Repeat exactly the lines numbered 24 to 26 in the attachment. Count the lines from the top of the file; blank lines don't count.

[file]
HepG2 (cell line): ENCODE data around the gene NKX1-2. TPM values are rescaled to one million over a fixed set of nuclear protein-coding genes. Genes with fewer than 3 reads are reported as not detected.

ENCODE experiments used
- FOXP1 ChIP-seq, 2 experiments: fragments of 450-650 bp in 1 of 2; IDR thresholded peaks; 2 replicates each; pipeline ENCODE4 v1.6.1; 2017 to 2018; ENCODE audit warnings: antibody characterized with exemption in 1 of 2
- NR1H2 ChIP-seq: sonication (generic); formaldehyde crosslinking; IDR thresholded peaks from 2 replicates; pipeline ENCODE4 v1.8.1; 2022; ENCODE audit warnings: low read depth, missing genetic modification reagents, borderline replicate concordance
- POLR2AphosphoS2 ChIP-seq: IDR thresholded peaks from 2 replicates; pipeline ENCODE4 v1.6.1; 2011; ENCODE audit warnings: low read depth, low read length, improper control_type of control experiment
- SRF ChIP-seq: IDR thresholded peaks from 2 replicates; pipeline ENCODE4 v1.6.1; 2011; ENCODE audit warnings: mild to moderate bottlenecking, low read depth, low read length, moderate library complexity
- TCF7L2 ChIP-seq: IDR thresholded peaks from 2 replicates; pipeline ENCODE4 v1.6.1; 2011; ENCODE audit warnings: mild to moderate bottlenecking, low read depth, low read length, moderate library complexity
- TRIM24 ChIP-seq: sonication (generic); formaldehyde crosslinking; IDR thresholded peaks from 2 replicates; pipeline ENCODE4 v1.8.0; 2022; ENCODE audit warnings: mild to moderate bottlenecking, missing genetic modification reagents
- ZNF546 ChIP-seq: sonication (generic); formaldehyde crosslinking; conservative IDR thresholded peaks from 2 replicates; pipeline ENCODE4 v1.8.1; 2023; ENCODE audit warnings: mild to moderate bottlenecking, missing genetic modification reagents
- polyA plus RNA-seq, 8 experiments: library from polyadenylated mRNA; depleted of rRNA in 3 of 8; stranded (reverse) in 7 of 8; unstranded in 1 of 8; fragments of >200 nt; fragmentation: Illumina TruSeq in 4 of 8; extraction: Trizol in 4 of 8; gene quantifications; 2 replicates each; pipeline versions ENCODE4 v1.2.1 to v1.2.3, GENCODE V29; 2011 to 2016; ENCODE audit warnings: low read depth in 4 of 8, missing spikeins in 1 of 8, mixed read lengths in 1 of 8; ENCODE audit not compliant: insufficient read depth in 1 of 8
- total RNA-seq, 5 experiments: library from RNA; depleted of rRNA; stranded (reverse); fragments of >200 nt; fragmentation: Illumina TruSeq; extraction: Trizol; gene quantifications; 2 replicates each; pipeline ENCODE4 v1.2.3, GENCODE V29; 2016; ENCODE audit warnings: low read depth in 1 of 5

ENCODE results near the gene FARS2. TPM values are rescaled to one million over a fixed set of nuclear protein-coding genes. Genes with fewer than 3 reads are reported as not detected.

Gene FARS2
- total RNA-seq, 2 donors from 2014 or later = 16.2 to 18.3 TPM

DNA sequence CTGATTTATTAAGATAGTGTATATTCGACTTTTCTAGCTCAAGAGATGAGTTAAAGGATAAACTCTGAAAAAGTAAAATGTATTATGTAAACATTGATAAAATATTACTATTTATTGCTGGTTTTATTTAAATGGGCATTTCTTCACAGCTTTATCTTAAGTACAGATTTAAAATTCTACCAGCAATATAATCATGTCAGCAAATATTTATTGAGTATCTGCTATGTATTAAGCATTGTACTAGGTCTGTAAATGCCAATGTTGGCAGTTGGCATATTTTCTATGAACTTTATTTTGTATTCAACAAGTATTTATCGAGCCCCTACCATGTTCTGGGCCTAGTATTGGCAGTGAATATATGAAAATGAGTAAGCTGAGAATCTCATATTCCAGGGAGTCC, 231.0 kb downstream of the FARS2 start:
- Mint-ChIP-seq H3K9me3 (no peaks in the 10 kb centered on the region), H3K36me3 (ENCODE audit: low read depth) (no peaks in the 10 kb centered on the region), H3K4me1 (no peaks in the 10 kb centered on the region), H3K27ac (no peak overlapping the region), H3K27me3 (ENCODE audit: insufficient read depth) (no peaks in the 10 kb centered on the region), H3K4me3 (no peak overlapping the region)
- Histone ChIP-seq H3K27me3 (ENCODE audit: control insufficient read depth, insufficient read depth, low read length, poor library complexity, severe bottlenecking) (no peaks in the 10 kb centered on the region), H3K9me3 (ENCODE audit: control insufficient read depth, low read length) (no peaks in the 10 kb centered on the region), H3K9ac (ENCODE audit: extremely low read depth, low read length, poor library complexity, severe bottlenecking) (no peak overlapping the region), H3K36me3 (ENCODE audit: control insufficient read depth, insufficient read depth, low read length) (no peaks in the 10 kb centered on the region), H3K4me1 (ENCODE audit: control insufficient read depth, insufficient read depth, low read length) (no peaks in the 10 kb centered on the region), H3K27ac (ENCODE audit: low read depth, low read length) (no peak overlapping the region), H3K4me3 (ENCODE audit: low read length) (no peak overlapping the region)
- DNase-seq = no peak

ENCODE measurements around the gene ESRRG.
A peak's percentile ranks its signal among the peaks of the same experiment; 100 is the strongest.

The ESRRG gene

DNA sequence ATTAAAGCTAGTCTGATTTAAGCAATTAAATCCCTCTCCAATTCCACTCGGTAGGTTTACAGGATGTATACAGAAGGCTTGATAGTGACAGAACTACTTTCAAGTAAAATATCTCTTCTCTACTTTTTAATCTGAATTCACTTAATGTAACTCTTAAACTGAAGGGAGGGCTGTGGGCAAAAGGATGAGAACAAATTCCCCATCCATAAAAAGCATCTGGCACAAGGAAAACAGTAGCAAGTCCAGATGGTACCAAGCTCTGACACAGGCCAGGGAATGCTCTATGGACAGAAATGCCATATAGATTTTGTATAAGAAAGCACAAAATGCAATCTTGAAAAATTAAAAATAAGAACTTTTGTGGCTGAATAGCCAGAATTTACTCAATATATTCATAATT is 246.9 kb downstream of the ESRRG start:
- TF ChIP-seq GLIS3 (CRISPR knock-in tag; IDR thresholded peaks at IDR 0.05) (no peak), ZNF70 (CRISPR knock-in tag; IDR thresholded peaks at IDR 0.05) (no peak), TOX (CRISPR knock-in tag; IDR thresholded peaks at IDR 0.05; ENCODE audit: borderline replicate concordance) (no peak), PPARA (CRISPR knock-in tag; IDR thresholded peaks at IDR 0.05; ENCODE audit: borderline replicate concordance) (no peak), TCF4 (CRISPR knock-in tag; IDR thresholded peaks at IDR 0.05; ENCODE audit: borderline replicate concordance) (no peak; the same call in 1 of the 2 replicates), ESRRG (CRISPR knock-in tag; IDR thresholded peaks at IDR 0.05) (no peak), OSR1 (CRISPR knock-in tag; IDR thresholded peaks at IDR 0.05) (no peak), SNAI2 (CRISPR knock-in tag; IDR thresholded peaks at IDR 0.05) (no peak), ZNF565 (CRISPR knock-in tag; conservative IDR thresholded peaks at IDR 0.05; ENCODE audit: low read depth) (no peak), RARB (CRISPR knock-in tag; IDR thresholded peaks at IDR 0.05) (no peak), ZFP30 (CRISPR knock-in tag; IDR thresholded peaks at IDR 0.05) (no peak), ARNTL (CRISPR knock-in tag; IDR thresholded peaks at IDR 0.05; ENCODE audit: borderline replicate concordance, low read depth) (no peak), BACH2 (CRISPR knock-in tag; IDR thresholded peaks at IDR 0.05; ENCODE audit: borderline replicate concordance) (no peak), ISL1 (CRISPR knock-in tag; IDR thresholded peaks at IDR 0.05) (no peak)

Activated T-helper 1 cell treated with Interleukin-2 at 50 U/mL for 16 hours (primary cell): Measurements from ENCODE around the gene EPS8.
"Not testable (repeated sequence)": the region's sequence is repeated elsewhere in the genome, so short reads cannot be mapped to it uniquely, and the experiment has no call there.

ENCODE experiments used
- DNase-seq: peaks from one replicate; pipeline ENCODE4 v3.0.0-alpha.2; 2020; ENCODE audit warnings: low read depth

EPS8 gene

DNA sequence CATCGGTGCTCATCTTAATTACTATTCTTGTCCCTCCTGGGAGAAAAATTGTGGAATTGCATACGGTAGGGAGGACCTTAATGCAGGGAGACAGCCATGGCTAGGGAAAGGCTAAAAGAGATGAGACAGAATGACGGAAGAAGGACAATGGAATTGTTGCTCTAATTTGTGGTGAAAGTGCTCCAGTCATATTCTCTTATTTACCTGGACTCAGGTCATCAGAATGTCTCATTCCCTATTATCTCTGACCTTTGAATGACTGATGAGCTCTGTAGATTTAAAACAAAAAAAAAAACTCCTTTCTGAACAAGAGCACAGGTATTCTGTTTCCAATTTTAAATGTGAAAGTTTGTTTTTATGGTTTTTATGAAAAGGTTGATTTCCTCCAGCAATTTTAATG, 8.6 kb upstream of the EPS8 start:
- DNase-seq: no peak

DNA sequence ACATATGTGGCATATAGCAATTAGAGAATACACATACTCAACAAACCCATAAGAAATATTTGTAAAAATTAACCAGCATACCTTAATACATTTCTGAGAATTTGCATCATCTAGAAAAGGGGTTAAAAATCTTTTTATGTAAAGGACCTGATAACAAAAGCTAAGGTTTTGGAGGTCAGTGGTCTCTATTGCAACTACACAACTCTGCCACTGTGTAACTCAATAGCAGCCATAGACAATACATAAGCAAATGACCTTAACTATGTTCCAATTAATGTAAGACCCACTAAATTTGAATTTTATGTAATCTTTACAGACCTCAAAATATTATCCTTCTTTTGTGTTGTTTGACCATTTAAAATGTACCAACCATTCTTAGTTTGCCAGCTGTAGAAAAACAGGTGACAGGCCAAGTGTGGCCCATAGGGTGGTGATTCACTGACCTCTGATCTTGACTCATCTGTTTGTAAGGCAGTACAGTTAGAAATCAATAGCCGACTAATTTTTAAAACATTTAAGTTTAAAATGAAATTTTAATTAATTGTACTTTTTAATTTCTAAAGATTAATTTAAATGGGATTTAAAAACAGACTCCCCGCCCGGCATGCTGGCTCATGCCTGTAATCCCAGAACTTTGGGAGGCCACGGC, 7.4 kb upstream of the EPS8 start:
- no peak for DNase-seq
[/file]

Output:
Activated T-helper 1 cell treated with Interleukin-2 at 50 U/mL for 16 hours (primary cell): Measurements from ENCODE around the gene EPS8.
"Not testable (repeated sequence)": the region's sequence is repeated elsewhere in the genome, so short reads cannot be mapped to it uniquely, and the experiment has no call there.

ENCODE experiments used